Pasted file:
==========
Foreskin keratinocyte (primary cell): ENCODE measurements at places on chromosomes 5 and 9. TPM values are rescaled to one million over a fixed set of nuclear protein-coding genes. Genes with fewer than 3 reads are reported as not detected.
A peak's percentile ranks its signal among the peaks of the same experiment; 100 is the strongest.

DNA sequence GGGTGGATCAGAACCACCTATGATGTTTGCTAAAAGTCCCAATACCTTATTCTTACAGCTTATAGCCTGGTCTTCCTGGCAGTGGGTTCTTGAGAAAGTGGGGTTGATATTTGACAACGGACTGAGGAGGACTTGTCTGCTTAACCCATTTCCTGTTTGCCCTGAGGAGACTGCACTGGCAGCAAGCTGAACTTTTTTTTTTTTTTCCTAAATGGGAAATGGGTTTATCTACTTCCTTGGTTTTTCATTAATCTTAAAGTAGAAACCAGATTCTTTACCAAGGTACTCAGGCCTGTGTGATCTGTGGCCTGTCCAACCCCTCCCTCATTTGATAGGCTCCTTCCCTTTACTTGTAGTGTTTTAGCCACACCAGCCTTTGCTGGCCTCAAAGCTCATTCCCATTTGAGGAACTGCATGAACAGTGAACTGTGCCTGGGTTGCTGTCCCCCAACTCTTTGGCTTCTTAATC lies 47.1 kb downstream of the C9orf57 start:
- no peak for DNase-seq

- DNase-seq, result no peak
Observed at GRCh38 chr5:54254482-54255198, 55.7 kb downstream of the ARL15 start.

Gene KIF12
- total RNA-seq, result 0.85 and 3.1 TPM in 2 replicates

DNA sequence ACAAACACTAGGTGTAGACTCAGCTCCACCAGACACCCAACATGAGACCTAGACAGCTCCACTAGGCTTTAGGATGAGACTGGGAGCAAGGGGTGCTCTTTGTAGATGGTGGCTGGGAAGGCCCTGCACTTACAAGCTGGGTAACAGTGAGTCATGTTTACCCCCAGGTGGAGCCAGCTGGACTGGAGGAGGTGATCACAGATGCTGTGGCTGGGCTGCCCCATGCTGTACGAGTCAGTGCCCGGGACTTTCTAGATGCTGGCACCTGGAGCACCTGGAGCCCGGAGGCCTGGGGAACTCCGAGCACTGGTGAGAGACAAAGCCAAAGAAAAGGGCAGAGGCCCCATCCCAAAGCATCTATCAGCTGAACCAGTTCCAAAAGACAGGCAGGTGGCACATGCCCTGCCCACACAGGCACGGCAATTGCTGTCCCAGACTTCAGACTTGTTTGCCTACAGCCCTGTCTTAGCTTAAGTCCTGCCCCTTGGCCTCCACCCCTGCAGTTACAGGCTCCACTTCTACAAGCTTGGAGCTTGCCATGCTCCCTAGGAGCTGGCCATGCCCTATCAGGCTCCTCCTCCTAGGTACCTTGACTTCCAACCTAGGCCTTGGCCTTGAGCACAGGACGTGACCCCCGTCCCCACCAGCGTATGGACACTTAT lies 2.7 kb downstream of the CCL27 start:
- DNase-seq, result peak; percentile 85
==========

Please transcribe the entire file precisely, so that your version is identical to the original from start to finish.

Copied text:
Foreskin keratinocyte (primary cell): ENCODE measurements at places on chromosomes 5 and 9. TPM values are rescaled to one million over a fixed set of nuclear protein-coding genes. Genes with fewer than 3 reads are reported as not detected.
A peak's percentile ranks its signal among the peaks of the same experiment; 100 is the strongest.

DNA sequence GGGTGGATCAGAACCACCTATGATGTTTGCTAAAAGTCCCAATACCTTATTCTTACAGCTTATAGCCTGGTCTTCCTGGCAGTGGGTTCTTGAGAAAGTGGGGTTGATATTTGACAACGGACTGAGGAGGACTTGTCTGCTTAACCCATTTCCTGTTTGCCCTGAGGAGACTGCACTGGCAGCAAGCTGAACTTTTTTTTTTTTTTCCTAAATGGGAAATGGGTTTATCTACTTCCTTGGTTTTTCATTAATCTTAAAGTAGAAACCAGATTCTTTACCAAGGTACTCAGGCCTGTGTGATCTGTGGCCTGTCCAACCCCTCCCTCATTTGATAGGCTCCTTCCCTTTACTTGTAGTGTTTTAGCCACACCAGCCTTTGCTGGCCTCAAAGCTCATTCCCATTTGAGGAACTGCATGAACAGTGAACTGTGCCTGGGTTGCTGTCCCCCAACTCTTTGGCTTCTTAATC lies 47.1 kb downstream of the C9orf57 start:
- no peak for DNase-seq

- DNase-seq, result no peak
Observed at GRCh38 chr5:54254482-54255198, 55.7 kb downstream of the ARL15 start.

Gene KIF12
- total RNA-seq, result 0.85 and 3.1 TPM in 2 replicates

DNA sequence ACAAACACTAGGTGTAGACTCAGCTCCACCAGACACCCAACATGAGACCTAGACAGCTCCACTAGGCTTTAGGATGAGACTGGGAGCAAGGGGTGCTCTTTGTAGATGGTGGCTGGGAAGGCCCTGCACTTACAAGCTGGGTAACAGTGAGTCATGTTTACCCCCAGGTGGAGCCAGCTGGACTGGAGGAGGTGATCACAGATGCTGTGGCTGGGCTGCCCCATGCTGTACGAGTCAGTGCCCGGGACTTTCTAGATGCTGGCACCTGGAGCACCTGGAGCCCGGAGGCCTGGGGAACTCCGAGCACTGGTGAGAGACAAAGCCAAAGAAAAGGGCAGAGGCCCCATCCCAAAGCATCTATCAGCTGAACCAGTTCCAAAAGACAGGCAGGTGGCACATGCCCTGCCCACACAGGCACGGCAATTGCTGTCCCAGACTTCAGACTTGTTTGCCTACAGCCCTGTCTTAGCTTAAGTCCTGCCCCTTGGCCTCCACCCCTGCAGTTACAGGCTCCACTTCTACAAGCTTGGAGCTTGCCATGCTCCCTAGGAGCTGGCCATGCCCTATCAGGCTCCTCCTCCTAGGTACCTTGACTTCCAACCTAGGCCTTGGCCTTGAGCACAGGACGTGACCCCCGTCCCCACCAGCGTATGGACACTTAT lies 2.7 kb downstream of the CCL27 start:
- DNase-seq, result peak; percentile 85